On #QuarterLifeCrisisTour2016

A few weeks ago, I shared that I was quitting my job at UXPin to visit Asia for the next 4.5 months.

I fully realize this is the most Millennial thing I’ve ever done, which is why I’m jokingly naming this trip the #QuarterLifeCrisisTour2016. In case you’re worried, I’m not really going through a crisis – this is a trip I’ve been thinking about doing ever since High School (thanks, Mr. Levering). The timing just couldn’t have come at a better time.

Rumblings of an Idea

Three months ago, my new manager was kind enough to let me work remotely in Los Angeles as a trial run. I soon enjoyed not paying exorbitant rent in Silicon Valley, using the extra money to help support my parents. It’s a pretty good feeling when you can help your parents pay rent, buy them a computer after theirs gets stolen, or replace a car battery without thinking twice about finances.

With this newfound time together, my parents and I started talking quite a bit, mainly about the realities of our financial situation. While the money I was providing them was nice, it was not yet a necessity. Because more likely than not, I’ll need to finance their retirement soon. It sucks, but that’s just how it is. The conversations left me with a somber impression of how much risk I can truly take in my 20’s.

The window to do something unconventional was rapidly closing.

2016 has been a phenomenal year of travel thus far: New Year’s in Hong Kong, my annual pilgrimage back to Notre Dame for my 25th birthday, Canada Day in Vancouver, Mayan Ruins in Mexico, and an unforgettable trip to Cuba. But there was one country I’ve been longing to visit. Korea. Especially the countryside where I spent the majority of my childhood.

This particular feeling skyrocketed over the past few years when I befriended numerous Korean nationals during my travels. I met a few in Cuba, a few in Seattle, and a few in Hong Kong. And after meeting a couple of awesome Koreans in Vancouver, I thought 17 years is long enough. It was time to go back the Motherland. For the longest time, none of us in my family had the time or the money to go back. But now that I have both, it felt right. And I felt particularly happy that I am doing this on my own dime, a reward for all the hard work over these past few years.

Game Plan

When planning my travels, I always start with my musts and then try to build my itinerary around them. For this trip, here were my musts:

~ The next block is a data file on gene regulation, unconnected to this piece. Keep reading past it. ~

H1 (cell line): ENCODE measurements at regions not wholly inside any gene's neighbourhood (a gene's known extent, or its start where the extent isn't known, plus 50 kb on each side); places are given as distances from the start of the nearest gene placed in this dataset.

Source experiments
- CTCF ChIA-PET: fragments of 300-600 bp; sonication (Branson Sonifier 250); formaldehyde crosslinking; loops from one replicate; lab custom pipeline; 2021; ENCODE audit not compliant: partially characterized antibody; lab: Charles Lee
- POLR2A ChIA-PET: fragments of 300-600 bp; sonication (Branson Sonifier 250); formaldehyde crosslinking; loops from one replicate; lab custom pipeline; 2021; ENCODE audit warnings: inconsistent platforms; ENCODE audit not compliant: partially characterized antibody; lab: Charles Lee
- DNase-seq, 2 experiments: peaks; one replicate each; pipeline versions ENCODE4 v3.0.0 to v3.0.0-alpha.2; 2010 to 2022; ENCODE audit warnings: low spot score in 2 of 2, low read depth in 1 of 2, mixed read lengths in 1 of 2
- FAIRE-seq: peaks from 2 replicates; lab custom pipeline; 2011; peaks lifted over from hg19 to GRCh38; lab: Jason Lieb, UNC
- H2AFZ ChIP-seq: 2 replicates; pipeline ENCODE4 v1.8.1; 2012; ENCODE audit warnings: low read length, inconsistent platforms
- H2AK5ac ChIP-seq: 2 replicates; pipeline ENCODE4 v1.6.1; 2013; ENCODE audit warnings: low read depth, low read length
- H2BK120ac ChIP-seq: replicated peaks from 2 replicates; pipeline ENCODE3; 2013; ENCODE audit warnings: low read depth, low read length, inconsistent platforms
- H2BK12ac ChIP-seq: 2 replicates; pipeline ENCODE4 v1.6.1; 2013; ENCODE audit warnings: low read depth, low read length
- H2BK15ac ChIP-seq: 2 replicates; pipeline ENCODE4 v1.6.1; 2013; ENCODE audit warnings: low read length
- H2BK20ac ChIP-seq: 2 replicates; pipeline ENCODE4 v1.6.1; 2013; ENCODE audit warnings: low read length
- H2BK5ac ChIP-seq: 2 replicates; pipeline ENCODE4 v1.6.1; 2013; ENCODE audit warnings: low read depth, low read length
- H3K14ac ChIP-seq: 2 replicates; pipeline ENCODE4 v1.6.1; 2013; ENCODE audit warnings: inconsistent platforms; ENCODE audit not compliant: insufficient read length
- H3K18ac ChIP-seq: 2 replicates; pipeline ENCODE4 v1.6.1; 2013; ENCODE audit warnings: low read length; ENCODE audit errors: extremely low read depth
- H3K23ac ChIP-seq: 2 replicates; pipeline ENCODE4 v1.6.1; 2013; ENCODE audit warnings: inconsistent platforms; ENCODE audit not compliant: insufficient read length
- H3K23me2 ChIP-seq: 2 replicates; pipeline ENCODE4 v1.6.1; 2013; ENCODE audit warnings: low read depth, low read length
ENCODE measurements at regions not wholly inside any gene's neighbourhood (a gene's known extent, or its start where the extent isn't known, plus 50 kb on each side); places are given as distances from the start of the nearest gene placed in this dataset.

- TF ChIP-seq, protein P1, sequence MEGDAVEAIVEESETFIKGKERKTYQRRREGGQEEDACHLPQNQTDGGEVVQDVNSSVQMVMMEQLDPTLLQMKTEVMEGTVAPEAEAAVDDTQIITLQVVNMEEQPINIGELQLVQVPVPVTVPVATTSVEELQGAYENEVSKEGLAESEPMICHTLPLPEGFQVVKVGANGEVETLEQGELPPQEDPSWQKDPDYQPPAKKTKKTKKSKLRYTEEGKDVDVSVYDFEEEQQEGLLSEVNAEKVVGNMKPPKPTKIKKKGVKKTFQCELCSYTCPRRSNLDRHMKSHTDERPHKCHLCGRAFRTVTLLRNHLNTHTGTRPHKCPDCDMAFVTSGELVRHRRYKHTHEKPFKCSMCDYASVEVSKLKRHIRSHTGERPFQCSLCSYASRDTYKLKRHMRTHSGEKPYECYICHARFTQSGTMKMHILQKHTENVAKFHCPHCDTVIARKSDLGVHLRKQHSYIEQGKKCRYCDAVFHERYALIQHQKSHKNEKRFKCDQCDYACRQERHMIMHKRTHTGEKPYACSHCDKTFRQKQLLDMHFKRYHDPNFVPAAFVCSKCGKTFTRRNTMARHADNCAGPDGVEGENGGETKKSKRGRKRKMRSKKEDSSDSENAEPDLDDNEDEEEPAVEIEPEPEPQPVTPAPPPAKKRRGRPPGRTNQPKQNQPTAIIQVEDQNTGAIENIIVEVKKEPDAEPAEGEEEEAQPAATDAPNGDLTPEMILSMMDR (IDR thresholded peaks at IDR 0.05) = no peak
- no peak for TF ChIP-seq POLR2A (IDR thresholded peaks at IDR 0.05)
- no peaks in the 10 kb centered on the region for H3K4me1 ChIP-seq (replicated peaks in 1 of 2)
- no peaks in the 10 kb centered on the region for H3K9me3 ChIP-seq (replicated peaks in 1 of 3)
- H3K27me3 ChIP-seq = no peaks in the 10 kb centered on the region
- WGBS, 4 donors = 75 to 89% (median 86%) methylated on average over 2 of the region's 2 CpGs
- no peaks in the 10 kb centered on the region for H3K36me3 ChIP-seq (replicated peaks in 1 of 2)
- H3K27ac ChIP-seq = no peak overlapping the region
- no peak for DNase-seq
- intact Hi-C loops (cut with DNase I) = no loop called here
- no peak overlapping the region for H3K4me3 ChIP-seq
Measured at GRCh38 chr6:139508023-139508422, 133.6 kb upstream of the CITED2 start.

1. Starting the trip in the Philippines. I booked an awards flight last year that remained unused, so before it expires in October I want to take advantage of the ticket.
  2. At least two or three weeks in Korea
  3. Singapore was a must, otherwise Michelle Sumantri would probably never stop complaining in every single conversation we have for the following 23 years.
  4. Angkor Wat was a must
  5. Kristmas with Kristoff in Manila
  6. New Years in Tokyo with Jon Lagoy and a meal at Jiro’s Sushi restaurant (fingers crossed)

With those points in mind, here’s my itinerary (in chronological order):

  1. Manila, Philippines
  2. Davao City, Philippines
  3. Cebu, Philippines
  4. Dumaguete, Philippines*
  5. Seoul, Korea
  6. Gyeongju, Korea
  7. Incheon, Korea
  8. Gangwha, Korea (the countryside where I spent my childhood)
  9. Sokcho, Korea (grandparents and family)
  10. Singapore, Singapore
  11. Kuala Lumpur, Malaysia
  12. Chiang Mai, Thailand
  13. Bangkok, Thailand
  14. Siem Reap, Cambodia
  15. Ho Chi Minh City, Vietnam
  16. Hanoi, Vietnam
  17. Taipei, Taiwan
  18. Okinawa, Japan* (the city houses the 2nd largest Aquarium in the world!)
  19. Manila, Philippines (for Kristmas with Kristoff)
  20. Palawan, Philippines*
  21. Tokyo, Japan
  22. Kyoto, Japan
  23. Hilo, Hawaii
  24. Honolulu, Hawaii*
  25. Los Angeles, USA

* = maybe, still undecided

On Keeping My Career Going

One of my biggest worries, aside from getting extremely sick or having everything stolen, is that I’d be taking too much time off of my career. I don’t know how valid these concerns are, but here’s what I’m doing to mitigate this gap of employment.

I’ve been setting up UX talks with local meetups and co-working spaces in each major cities I’m visiting. So far, I have confirmed speeches in Manila, Davao, Cebu, and Seoul. I’m incredibly excited to learn more about UX communities outside of the United States, the challenges they face, and the projects they’re working on. I connected with UX practitioners in the Philippines, Thailand, and Vietnam, so I’m looking forward to meeting them soon. In addition, I hope to be producing some content in the UX field, though I understand it is getting more and more crowded. Lastly, if a short-term remote contract opportunity arises, I’ll definitely consider it.

Final Thoughts

Overall, there’s a sense of nervousness when planning a trip like this. You start thinking about everything that can go wrong and it paralyzes you. As I get older, I can feel my prefrontal cortex screaming at me to play it safe. But regardless, I’m excited. Can’t wait to check off some places off the list and make some cool memories. Can’t wait to enjoy again the discomfort of being in a foreign country with language barriers and cultural disparities. Can’t wait to see my grandparents again and family members that I haven’t seen in 17 years – hard to believe I was 8 years old when I last saw them. Lastly, I’m just excited for all the food.

Can’t wait for the adventures ahead, bring on #QuarterLifeCrisisTour2016!
– B. Kim

P.S. I’ll be posting a lot to Instagram, so make sure to follow me here.

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